Miami Heat: Why LeBron James Needs a Second NBA Title More Than His First

Peter EmerickSenior Writer IIOctober 3, 2012

MIAMI, FL - JUNE 25:  Lebron James of the Miami Heat rides in a victory parade through the streets during a celebration for the 2012 NBA Champion Miami Heat on June 25, 2012 in Miami, Florida. The Heat beat the Oklahoma Thunder to win the NBA title.  (Photo by Joe Raedle/Getty Images)
Joe Raedle/Getty Images

LeBron James finally got the monkey, better known as his first NBA title, off his back.

Now that that accomplishment is in his rear-view mirror, it's time for LeBron to focus on something that is going to have much bigger impact on his legacy—his second NBA title.

Getting to hoist his first Larry O'Brien Championship trophy and securing his first NBA Finals MVP this past season solidified LeBron among the elite of the elite in the history of the NBA. But to be the best of the best, and to enter into the realm of legitimate Jordan comparisons, he absolutely has to repeat this season.

The Truly Elite in the NBA Win Back-to-Back Titles

Almost every player that is considered a truly elite player repeated as an NBA Champion.

Magic Johnson did it in 1987 and 1988. Hakeem Olajuwon did it in 1994 and 1995. Kareem Abdul-Jabbar in 1987 and 1988.

Kobe Bryant did it twice: First with Shaquille O'Neal in 2001, 2002 and 2003 and most recently by himself in 2009 and 2010. Bill Russell and John Havlicek did it multiple times in the 1960s.

Michael Jordan did it in 1996,1997 and 1998—and the list goes on.

The point is the best of the best in the NBA win back-to-back titles, and LeBron needs to add that to his resume to continue to climb the mountain of the best ever.

If LeBron wants to truly be the king of the NBA, he has to start winning back-to-back titles, and his best chance at doing that is right now.

Legitimate Competition Stands in LeBron's Way

The last thing LeBron needs is to win a title and to have the talent he played against be called into question. Winning a title when there are no teams to stand in your way lessens the value of that title.

Luckily for LeBron, the talent that stands in his way of a repeat is better than ever. While there isn't an even balance of power in the NBA, the teams at the top are absolutely stacked, and that is in LeBron's favor. 

In the East, the Boston Celtics reloaded with Jason Terry, Courtney Lee and Jeff Green. The Philadelphia 76ers became deeper where it counts, in the frontcourt, with Andrew Bynum. And the Brooklyn Nets transformed from a perennial lottery team to an obstacle to a Heat repeat almost overnight.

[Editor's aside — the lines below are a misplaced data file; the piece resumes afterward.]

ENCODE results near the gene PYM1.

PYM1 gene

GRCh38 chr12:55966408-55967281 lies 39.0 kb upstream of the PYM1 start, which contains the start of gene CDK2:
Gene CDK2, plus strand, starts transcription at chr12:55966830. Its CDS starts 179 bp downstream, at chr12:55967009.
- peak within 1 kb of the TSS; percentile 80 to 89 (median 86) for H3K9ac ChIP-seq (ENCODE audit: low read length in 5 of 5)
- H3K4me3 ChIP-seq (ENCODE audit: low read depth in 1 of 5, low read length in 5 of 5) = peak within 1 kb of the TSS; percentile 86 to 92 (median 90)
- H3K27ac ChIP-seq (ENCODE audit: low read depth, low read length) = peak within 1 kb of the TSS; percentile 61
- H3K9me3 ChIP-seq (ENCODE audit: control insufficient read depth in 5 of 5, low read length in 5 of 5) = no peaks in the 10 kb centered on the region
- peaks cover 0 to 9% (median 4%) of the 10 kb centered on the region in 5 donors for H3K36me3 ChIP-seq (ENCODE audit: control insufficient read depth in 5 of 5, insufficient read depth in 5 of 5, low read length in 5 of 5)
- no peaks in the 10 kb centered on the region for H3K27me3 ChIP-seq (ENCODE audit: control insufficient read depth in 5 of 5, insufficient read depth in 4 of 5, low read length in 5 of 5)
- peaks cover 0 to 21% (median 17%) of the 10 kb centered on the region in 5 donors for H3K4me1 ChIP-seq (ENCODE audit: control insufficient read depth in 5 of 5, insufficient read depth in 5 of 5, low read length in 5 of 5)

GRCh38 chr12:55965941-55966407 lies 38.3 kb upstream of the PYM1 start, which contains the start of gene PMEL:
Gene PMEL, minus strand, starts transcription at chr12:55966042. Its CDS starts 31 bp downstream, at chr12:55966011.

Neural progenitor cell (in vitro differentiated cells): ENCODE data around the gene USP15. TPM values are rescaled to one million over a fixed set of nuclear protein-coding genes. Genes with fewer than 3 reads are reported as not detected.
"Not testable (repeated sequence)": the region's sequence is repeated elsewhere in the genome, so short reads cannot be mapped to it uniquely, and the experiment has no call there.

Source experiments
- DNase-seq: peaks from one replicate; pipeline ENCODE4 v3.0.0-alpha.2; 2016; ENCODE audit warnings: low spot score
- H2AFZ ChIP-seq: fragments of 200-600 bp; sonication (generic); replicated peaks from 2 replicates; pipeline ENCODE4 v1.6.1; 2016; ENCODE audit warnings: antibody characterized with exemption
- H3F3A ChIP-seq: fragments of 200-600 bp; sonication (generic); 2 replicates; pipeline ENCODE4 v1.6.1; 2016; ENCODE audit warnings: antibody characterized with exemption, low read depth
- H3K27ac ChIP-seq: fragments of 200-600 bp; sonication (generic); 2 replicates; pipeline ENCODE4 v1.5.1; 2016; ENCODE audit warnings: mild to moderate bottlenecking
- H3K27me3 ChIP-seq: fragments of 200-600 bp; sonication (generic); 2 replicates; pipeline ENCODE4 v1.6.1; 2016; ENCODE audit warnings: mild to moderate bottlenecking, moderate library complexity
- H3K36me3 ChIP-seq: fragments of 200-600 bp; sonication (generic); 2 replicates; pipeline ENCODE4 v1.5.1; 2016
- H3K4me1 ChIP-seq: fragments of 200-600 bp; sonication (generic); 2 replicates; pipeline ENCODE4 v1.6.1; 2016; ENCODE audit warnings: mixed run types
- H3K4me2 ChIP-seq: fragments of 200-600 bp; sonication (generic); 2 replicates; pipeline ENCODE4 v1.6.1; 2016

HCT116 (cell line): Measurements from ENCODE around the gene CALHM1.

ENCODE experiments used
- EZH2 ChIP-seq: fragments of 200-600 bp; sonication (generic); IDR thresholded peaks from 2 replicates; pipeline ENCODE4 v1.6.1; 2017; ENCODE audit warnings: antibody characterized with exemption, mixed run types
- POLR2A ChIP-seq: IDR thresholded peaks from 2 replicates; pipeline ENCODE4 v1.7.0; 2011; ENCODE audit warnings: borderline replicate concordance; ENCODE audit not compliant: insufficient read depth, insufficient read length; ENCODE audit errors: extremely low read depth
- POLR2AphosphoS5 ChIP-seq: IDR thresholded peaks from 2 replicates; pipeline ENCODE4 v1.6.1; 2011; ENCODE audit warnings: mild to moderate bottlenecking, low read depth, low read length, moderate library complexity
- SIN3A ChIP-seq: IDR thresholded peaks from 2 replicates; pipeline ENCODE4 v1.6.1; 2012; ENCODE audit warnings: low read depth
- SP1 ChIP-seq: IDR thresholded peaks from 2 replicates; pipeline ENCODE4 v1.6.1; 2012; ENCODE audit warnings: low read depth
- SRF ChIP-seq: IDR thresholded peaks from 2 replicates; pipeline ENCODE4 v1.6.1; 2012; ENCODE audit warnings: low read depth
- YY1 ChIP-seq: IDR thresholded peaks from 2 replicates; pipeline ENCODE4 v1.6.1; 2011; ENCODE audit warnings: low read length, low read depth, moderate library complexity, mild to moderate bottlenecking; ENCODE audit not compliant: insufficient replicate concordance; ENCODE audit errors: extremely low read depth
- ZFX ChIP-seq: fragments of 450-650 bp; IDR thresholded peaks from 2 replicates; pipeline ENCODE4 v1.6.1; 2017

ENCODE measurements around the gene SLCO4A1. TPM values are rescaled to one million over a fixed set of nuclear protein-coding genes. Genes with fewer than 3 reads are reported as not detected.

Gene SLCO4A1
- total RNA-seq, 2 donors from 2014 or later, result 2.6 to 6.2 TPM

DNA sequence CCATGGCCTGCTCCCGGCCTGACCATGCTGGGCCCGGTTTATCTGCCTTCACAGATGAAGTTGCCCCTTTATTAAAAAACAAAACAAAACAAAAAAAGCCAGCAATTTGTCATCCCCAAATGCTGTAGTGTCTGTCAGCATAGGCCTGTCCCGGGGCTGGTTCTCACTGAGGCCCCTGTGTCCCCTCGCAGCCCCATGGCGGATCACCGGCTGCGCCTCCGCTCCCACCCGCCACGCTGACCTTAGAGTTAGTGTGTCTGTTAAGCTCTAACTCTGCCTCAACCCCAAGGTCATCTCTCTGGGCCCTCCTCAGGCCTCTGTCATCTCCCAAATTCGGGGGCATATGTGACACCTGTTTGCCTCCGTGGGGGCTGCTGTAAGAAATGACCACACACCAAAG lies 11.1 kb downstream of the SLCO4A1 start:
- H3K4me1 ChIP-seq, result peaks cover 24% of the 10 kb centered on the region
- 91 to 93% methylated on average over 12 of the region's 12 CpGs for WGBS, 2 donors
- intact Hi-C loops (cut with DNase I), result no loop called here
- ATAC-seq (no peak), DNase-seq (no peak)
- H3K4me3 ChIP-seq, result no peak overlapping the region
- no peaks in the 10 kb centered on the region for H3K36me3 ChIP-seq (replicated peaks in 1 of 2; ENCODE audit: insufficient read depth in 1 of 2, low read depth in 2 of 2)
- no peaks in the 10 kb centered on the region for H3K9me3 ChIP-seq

In the West, the Oklahoma City Thunder and San Antonio Spurs are going to be as dangerous as ever. The L.A. Clippers have a new look with Lamar Odom, Chauncey Billups and Jamal Crawford. And leading the way are the Lake Show with Dwight Howard, Steve Nash and Antawn Jamison joining the black mamba.

Now, more than ever, there is steep competition standing in the way of LeBron and a possible repeat. If LeBron can pull it off against the teams standing in his way, a second title will mean much more than his first one did.

Second Title Means the Start of a Dynasty in South Beach

Adding his name to the list of players who have repeated as NBA champions not only puts LeBron on a new level, it also puts the Miami Heat on a new level.

It catapults them from being a successful franchise to establishing themselves as the newest dynasty in the NBA. If LeBron can help that process along, it will go a long way toward solidifying his legacy as one of the greatest to ever play basketball.

A dynasty isn't easy to establish, and it's even more difficult when you have a target on your back because you talk about winning "not one...not two...not three..." NBA championships.

LeBron didn't help himself out when he talked about winning more NBA titles than most players can only dream of. But his foolish statement two years ago will make a repeat and subsequent establishment of a Heat dynasty that much more sweet.

It's clear that the time is now for LeBron to take the next step in either building his legacy as one of the greatest of all time or adding fuel to the fire of his detractors.

If he fails to repeat in 2013, the focus will shift from his greatness to his inability to do what other great players have done before him. 

If the 2012-13 season ends with the Larry O'Brien Championship trophy in his hands, though, he'll be well on his way to entering the realm of Jordan comparisons and legitimate greatest-of-all-time talk.